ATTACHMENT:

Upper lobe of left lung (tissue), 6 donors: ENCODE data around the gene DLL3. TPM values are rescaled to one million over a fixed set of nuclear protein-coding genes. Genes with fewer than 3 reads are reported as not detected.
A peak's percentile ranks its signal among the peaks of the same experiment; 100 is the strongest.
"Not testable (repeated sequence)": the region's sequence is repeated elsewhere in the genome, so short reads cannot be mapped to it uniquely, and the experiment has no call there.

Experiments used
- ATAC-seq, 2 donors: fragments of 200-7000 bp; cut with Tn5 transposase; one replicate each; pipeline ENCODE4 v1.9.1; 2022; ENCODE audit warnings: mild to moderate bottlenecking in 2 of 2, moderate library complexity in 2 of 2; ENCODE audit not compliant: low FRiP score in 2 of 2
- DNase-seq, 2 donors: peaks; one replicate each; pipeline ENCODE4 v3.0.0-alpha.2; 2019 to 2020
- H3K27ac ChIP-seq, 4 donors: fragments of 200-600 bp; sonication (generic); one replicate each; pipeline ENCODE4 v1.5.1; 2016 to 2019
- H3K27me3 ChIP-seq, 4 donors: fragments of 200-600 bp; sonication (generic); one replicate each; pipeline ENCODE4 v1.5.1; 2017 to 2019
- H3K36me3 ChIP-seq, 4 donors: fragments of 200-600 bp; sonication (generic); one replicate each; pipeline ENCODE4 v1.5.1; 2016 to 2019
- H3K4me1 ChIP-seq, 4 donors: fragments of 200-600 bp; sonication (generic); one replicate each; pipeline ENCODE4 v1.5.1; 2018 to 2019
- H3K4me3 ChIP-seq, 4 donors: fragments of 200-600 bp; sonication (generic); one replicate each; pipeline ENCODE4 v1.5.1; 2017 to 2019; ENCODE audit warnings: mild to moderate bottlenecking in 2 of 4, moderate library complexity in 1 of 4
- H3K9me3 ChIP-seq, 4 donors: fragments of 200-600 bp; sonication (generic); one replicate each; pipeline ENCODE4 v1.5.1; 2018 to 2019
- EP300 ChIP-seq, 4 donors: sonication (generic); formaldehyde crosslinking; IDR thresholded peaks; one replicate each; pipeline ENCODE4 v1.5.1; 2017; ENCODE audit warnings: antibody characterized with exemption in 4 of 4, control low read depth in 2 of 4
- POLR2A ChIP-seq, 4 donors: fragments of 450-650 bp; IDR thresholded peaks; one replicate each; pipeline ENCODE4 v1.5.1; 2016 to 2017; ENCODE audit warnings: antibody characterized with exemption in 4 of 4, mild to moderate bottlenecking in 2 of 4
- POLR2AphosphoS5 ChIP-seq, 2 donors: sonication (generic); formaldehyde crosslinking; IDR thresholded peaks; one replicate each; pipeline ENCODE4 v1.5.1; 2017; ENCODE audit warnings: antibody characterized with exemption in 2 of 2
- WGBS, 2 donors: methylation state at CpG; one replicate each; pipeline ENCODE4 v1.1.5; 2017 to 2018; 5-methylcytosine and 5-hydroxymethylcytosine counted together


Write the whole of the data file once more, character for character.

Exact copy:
Upper lobe of left lung (tissue), 6 donors: ENCODE data around the gene DLL3. TPM values are rescaled to one million over a fixed set of nuclear protein-coding genes. Genes with fewer than 3 reads are reported as not detected.
A peak's percentile ranks its signal among the peaks of the same experiment; 100 is the strongest.
"Not testable (repeated sequence)": the region's sequence is repeated elsewhere in the genome, so short reads cannot be mapped to it uniquely, and the experiment has no call there.

Experiments used
- ATAC-seq, 2 donors: fragments of 200-7000 bp; cut with Tn5 transposase; one replicate each; pipeline ENCODE4 v1.9.1; 2022; ENCODE audit warnings: mild to moderate bottlenecking in 2 of 2, moderate library complexity in 2 of 2; ENCODE audit not compliant: low FRiP score in 2 of 2
- DNase-seq, 2 donors: peaks; one replicate each; pipeline ENCODE4 v3.0.0-alpha.2; 2019 to 2020
- H3K27ac ChIP-seq, 4 donors: fragments of 200-600 bp; sonication (generic); one replicate each; pipeline ENCODE4 v1.5.1; 2016 to 2019
- H3K27me3 ChIP-seq, 4 donors: fragments of 200-600 bp; sonication (generic); one replicate each; pipeline ENCODE4 v1.5.1; 2017 to 2019
- H3K36me3 ChIP-seq, 4 donors: fragments of 200-600 bp; sonication (generic); one replicate each; pipeline ENCODE4 v1.5.1; 2016 to 2019
- H3K4me1 ChIP-seq, 4 donors: fragments of 200-600 bp; sonication (generic); one replicate each; pipeline ENCODE4 v1.5.1; 2018 to 2019
- H3K4me3 ChIP-seq, 4 donors: fragments of 200-600 bp; sonication (generic); one replicate each; pipeline ENCODE4 v1.5.1; 2017 to 2019; ENCODE audit warnings: mild to moderate bottlenecking in 2 of 4, moderate library complexity in 1 of 4
- H3K9me3 ChIP-seq, 4 donors: fragments of 200-600 bp; sonication (generic); one replicate each; pipeline ENCODE4 v1.5.1; 2018 to 2019
- EP300 ChIP-seq, 4 donors: sonication (generic); formaldehyde crosslinking; IDR thresholded peaks; one replicate each; pipeline ENCODE4 v1.5.1; 2017; ENCODE audit warnings: antibody characterized with exemption in 4 of 4, control low read depth in 2 of 4
- POLR2A ChIP-seq, 4 donors: fragments of 450-650 bp; IDR thresholded peaks; one replicate each; pipeline ENCODE4 v1.5.1; 2016 to 2017; ENCODE audit warnings: antibody characterized with exemption in 4 of 4, mild to moderate bottlenecking in 2 of 4
- POLR2AphosphoS5 ChIP-seq, 2 donors: sonication (generic); formaldehyde crosslinking; IDR thresholded peaks; one replicate each; pipeline ENCODE4 v1.5.1; 2017; ENCODE audit warnings: antibody characterized with exemption in 2 of 2
- WGBS, 2 donors: methylation state at CpG; one replicate each; pipeline ENCODE4 v1.1.5; 2017 to 2018; 5-methylcytosine and 5-hydroxymethylcytosine counted together